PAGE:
By Emily St. John Mandel
(Knopf, Hardcover, 9780385353304, September 2014, 352pp.)
The Short of It:
Civilization ends and begins and through it all there is music and Shakespeare.
The Rest of It:
I’m not sure I can even sum this book up! This is a crazy good book but not in your typical sense of what crazy good is. It spans decades and begins with the death of an actor while he’s onstage during a production of King Lear. Through flashbacks, we get to know Arthur Leander, his loves, his personalities and all the relationships he’s touched in-between. His death on-stage is witnessed by many, including a child actor named Kristen, who later is part of the Traveling Symphony roaming what is left of civilization after a pandemic. The man who comes to his aid, and fails, also appears later in the story and is one of the first to figure out that the “flu” that everyone is coming down with, is not your average bug.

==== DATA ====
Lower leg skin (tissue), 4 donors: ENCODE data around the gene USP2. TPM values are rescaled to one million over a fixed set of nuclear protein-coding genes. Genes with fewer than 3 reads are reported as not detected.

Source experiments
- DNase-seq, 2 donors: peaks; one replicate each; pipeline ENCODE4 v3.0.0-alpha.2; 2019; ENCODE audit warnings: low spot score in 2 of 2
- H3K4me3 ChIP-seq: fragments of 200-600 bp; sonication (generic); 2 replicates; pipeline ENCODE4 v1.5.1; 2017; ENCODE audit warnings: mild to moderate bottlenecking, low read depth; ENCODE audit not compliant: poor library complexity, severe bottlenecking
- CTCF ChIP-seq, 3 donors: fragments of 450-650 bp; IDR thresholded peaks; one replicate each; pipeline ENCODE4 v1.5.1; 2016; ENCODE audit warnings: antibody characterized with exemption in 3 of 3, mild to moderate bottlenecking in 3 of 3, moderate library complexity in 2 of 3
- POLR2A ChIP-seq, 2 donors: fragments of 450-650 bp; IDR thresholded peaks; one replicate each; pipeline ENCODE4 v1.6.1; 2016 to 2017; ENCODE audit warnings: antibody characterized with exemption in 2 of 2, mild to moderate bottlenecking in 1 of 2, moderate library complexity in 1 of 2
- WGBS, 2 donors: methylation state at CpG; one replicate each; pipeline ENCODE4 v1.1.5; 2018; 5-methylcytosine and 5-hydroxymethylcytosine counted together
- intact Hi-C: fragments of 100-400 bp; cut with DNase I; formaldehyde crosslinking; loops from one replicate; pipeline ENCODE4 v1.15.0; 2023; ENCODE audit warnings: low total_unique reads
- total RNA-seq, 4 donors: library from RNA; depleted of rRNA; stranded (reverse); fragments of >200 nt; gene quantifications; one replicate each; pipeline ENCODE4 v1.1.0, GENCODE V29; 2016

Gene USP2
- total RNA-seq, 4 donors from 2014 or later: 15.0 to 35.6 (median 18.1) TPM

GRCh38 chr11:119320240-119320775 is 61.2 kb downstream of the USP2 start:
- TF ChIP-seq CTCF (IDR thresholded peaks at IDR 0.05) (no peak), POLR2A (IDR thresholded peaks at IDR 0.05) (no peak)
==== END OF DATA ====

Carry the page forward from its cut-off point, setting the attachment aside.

This story will haunt you. The visuals of a landscape changed by illness are chilling. I don’t want to scare anyone away from it so I will say this, it’s not your typical ‘end of the world’ scenario. You can read, even in the dead of night and not have nightmares but just the idea of art and music existing in such a wrecked and broken world is enough to blow your mind. Plus, the use of time is handled very well. I am not a huge fan of jumping back and forth in time to tell a story but the before and after in this one works to really give you an idea of just how much has changed.
Is there hope? Is it too bleak of a story? No. I think that the continuation of art in and of itself is a sign of something good. I’ve not read anything by this author before and I understand she has a few other books out. I will definitely check them out since I enjoyed this one so much.
Source: Sent to me by the publisher via Edelweiss.
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